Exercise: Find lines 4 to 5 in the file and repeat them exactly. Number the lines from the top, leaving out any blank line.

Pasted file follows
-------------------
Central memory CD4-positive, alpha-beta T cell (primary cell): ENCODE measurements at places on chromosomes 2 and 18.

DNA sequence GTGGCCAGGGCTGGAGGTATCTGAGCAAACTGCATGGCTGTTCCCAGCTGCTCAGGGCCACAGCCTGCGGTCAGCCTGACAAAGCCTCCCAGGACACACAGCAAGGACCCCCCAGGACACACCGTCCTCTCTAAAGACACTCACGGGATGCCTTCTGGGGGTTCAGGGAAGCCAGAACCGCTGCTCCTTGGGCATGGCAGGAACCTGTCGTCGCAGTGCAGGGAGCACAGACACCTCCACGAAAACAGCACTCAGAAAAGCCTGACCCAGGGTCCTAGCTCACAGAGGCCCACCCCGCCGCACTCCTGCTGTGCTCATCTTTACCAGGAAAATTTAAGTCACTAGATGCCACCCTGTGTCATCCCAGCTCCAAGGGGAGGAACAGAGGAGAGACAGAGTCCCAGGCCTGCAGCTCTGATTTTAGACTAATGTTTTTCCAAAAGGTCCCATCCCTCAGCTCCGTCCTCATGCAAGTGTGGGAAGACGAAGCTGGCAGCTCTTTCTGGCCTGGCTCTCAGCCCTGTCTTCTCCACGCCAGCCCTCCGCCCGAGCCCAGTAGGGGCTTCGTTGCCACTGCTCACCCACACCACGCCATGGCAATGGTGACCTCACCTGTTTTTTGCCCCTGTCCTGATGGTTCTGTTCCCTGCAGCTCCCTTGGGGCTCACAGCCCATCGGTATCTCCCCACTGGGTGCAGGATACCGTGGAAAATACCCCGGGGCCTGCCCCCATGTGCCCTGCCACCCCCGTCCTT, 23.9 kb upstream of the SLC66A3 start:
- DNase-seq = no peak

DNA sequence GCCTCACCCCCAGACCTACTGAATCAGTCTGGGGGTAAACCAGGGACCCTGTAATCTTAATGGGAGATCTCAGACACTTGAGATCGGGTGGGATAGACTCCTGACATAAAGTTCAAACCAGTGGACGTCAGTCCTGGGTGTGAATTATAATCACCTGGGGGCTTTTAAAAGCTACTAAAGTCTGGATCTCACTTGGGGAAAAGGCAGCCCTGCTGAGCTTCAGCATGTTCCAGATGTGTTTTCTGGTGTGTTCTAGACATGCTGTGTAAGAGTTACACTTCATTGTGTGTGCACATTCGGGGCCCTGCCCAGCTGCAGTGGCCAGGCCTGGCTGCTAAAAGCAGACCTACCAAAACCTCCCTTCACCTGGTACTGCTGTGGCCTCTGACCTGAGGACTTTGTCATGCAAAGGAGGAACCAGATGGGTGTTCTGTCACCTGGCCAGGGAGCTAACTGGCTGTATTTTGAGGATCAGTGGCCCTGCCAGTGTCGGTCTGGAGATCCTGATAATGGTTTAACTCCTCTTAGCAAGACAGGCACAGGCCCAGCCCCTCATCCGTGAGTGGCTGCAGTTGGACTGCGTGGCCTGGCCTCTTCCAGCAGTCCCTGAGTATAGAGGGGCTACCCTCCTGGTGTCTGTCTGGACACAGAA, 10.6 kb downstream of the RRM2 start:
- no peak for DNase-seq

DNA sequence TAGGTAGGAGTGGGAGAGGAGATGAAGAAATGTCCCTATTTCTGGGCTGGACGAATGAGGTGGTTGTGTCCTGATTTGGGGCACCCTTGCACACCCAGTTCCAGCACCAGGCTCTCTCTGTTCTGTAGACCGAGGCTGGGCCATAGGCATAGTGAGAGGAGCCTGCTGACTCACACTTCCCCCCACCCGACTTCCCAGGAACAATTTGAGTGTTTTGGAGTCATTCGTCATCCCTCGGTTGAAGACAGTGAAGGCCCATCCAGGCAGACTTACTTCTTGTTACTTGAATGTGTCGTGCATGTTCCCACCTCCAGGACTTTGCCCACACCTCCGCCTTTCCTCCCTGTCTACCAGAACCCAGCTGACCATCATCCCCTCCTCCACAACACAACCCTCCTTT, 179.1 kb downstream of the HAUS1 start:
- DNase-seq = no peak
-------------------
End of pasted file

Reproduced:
DNA sequence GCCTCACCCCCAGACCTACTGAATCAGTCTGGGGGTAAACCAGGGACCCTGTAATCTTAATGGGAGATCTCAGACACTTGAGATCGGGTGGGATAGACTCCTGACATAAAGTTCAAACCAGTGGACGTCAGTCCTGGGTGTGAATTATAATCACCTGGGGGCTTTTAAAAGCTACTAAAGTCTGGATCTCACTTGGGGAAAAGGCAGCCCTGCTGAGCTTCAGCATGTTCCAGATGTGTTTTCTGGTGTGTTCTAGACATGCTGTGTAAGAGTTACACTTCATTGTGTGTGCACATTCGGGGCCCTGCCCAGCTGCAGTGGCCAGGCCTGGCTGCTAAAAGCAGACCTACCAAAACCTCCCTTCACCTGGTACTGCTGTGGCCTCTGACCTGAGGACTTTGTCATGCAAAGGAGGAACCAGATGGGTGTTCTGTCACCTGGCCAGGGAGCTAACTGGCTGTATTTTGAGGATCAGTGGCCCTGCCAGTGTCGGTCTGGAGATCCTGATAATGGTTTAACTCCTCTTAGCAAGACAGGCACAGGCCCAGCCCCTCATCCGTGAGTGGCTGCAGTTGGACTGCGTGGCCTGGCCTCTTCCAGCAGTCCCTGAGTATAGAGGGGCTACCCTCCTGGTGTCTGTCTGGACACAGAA, 10.6 kb downstream of the RRM2 start:
- no peak for DNase-seq